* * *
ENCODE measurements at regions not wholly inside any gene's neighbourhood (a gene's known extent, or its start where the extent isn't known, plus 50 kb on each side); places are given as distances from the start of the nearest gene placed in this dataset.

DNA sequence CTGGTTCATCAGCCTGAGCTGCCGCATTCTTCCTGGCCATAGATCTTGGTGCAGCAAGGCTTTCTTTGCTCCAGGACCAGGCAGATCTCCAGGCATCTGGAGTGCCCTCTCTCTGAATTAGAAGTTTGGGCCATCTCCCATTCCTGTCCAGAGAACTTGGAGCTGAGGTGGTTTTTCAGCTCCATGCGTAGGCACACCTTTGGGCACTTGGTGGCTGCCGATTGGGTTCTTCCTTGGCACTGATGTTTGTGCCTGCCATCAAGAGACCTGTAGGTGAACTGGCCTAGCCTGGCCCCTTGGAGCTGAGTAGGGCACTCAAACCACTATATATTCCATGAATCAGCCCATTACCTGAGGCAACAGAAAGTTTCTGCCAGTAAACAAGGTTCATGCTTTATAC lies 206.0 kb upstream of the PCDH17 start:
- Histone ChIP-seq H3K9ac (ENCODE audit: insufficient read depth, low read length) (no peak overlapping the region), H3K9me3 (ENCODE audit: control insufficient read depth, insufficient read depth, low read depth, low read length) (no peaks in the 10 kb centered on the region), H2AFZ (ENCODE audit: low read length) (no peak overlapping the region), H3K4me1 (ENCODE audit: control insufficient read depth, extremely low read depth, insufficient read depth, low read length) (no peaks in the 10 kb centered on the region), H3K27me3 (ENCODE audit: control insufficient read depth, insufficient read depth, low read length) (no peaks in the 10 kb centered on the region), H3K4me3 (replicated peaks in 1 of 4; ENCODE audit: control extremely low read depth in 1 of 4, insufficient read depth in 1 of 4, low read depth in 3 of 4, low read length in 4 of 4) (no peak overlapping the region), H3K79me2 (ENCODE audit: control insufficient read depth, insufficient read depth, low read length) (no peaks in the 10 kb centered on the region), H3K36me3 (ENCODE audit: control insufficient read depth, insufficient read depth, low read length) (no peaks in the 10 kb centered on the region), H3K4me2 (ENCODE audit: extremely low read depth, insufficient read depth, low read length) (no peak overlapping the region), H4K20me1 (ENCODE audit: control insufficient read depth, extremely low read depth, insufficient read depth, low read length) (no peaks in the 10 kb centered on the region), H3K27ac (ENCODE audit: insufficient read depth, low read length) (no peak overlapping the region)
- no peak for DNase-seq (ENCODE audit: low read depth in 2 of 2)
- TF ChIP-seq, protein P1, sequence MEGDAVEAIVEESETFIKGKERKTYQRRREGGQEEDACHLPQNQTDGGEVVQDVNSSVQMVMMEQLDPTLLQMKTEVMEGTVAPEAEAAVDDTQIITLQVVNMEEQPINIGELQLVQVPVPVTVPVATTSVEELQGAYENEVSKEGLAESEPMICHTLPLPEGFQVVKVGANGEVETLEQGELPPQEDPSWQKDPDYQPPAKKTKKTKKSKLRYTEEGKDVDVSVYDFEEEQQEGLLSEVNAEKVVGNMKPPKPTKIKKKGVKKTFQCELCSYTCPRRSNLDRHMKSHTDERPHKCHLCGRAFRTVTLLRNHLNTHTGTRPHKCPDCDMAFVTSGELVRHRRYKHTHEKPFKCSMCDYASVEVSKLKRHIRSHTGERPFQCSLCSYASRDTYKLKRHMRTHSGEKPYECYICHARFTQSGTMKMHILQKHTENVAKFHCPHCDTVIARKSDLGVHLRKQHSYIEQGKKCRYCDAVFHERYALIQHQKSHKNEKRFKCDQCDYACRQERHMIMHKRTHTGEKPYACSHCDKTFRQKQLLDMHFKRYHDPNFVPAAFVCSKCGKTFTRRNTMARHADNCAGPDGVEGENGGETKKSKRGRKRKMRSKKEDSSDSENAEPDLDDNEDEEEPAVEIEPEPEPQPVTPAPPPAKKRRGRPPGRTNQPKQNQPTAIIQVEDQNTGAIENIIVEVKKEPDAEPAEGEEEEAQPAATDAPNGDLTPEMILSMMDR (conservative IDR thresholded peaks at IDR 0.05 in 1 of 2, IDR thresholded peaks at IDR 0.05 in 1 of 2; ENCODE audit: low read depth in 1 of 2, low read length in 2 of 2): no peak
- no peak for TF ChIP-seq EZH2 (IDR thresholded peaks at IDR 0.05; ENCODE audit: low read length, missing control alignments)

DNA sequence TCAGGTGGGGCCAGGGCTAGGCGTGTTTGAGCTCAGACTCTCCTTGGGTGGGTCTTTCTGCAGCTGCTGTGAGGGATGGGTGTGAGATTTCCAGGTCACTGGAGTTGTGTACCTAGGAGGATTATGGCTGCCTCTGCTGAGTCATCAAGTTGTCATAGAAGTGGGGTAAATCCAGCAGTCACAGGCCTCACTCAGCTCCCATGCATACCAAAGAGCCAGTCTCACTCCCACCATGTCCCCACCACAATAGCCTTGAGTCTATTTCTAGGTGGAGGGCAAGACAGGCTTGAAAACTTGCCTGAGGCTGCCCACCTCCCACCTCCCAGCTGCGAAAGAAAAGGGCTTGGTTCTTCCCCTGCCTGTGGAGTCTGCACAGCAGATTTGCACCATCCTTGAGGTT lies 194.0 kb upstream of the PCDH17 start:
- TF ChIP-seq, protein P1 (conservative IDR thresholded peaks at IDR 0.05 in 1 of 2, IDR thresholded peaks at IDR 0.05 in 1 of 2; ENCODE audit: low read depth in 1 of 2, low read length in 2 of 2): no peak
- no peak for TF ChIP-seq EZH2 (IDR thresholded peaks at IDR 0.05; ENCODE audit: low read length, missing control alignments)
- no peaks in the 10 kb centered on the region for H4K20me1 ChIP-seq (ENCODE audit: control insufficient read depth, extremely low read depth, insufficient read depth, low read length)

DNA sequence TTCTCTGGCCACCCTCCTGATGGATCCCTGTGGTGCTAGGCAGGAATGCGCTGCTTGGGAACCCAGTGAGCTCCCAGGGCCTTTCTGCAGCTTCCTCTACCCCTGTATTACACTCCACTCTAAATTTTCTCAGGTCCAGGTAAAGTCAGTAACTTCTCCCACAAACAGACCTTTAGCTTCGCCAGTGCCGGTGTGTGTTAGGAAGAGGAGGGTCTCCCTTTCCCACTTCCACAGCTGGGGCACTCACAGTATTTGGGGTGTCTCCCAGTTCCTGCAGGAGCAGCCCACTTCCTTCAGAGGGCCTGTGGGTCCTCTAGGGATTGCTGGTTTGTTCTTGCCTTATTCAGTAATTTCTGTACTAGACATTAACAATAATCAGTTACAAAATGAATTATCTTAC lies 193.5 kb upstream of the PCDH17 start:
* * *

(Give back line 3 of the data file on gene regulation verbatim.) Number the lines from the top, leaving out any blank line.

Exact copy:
- Histone ChIP-seq H3K9ac (ENCODE audit: insufficient read depth, low read length) (no peak overlapping the region), H3K9me3 (ENCODE audit: control insufficient read depth, insufficient read depth, low read depth, low read length) (no peaks in the 10 kb centered on the region), H2AFZ (ENCODE audit: low read length) (no peak overlapping the region), H3K4me1 (ENCODE audit: control insufficient read depth, extremely low read depth, insufficient read depth, low read length) (no peaks in the 10 kb centered on the region), H3K27me3 (ENCODE audit: control insufficient read depth, insufficient read depth, low read length) (no peaks in the 10 kb centered on the region), H3K4me3 (replicated peaks in 1 of 4; ENCODE audit: control extremely low read depth in 1 of 4, insufficient read depth in 1 of 4, low read depth in 3 of 4, low read length in 4 of 4) (no peak overlapping the region), H3K79me2 (ENCODE audit: control insufficient read depth, insufficient read depth, low read length) (no peaks in the 10 kb centered on the region), H3K36me3 (ENCODE audit: control insufficient read depth, insufficient read depth, low read length) (no peaks in the 10 kb centered on the region), H3K4me2 (ENCODE audit: extremely low read depth, insufficient read depth, low read length) (no peak overlapping the region), H4K20me1 (ENCODE audit: control insufficient read depth, extremely low read depth, insufficient read depth, low read length) (no peaks in the 10 kb centered on the region), H3K27ac (ENCODE audit: insufficient read depth, low read length) (no peak overlapping the region)